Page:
In the summer of 1994, there was a fairly large group of us gathered together.  We were engaged in worship that I would be more inclined to call spiritual warfare.  There was an intensity that was unlike anything we’d ever known.  All of a sudden, the building began to shake.  There was a rumbling noise, almost like an earthquake.


We stopped what we were doing and ran outside.  What we heard was the thundering a thousands of horses galloping in unison.  It was a audible display of the host of heaven going forth to battle.


Now, I know what some of you are thinking.  The problem is that you cannot have an army of horsemen galloping together throughout heavily forested property with densely populated trees.  It was nothing less than awe-inspiring.  We returned to our instruments and resumed the prophetic worship/warfare.


These events grew almost into everyday experiences.  At times we were picked up corporately into the heavenlies.  Other times, we saw the hosts of Heaven arrayed around us.  More times than I can count, we audibly heard the angels singing with us and even playing instruments that were not there.


Earlier, I talked about the fellowship in Spokane known as Eastgate.  The senior pastor was a prophetic leader by the name of Royal Cronquist.  His wife called one day (memory says it was late 1992 or early 1993) to ask us to pray for him because he was in bad shape, and for all practical purposes, on his death bed.  Earle and Marcia had come down from Anchorage, so we gathered up our instruments and headed over to their home.


We somehow squeezed ourselves into Royal’s bedroom with our instruments and surrounded his bed.  He    wasn’t comatose, but not far from it.  We launched into spontaneous worship.  It was some of the most intimate of worship, and a call to the very intimate presence of the Lord.  I don’t remember how long we worshiped — perhaps a half-hour or 45 minutes.  All of a sudden, he sits up in bed, calls his wife and says, “I’m getting up!  I want my clothes.”


We exited the bedroom.  That was a Saturday afternoon.  Before we left the home, he asked us to please bring our instruments and share that kind of worship at Eastgate on Sunday.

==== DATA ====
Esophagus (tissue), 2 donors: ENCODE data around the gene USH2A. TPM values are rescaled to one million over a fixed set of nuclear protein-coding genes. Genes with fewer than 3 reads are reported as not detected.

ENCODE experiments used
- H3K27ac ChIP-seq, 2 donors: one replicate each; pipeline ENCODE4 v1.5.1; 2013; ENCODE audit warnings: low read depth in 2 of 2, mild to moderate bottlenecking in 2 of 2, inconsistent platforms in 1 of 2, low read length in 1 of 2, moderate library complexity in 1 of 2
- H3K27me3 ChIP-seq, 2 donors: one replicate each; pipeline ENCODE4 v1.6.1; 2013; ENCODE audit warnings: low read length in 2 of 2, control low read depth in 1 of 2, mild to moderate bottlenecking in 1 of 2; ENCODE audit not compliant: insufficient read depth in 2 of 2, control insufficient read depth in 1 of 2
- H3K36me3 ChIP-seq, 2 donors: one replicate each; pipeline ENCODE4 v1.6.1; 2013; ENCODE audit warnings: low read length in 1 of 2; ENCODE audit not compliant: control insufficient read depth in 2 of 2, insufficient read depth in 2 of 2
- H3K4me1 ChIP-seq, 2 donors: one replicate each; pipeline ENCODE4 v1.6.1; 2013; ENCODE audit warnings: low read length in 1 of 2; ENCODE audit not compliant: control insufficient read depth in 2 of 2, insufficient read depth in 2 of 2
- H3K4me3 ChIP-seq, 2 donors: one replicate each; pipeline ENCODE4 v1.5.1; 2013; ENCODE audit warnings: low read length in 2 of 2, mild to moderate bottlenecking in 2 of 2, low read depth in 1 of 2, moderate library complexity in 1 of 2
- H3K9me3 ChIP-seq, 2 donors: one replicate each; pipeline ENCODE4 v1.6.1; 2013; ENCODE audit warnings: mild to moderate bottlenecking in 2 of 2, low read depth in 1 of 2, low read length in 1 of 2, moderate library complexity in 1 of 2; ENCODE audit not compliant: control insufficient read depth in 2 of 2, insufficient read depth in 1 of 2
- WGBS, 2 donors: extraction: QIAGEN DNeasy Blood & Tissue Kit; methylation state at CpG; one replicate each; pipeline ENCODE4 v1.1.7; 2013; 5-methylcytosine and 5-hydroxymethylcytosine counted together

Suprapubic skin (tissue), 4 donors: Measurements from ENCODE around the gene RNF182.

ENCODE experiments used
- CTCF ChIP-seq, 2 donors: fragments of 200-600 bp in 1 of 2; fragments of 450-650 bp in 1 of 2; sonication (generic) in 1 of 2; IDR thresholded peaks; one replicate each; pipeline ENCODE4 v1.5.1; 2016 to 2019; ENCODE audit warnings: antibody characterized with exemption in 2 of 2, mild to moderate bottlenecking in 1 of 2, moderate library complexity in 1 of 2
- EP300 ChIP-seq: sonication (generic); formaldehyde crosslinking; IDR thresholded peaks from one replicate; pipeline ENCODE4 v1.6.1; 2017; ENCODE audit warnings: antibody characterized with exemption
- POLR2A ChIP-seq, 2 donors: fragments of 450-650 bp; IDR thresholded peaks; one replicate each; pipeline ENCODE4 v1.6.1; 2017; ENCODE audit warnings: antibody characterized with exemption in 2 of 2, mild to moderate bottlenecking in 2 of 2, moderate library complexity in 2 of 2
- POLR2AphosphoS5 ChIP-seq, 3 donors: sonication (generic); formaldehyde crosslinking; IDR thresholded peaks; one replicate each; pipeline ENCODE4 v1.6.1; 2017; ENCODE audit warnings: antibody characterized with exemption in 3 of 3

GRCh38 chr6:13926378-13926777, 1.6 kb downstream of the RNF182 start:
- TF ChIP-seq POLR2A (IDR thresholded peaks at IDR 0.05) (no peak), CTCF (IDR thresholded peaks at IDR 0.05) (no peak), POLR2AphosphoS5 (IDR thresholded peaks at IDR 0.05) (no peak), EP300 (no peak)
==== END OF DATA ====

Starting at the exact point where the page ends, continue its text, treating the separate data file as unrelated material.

There were thirteen of us who gathered at Eastgate the following Sunday morning.  After introductions, we dived into the same flow of worship we’d experienced in Royal’s home.  Most of us just closed our eyes and began flowing with the worship.  The body of sound around us kept increasing.


I didn’t open my eyes to look, but my first impression was that some of the folks in the fellowship had joined us on the platform.  We began hearing additional instruments as well.  We lost track of time.  When we finished and opened our eyes, people were pointing.  They told us that angels had appeared all around us visibly while we were worshiping.  It was the first of many experiences with the angelic chorus and orchestra joining us.


If I seem to be over-emphasizing this, our objective wasn’t the angels or the unusual and supernatural experiences that were happening: it was the fact that we were experiencing the very intimate presence of the Lord.  That, all by itself, brings the supernatural events that follow.  I’ve lost track of the number of people who were healed of various diseases or set free from evil spirits — all while we were worshiping.  No one laid hands on them.  No one specifically prayed for them.  It just happened because of the presence of the Lord.


Think of Peter, for example, simply walking through a town and people being healed as his shadow touched them.  It wasn’t his shadow that healed them: it was the presence of the Lord that so permeated him.


I’ve been talking about a few of our experiences in this realm, but let’s take a break here and take a look at the prophecies that surround the restoration of the Tabernacle of David.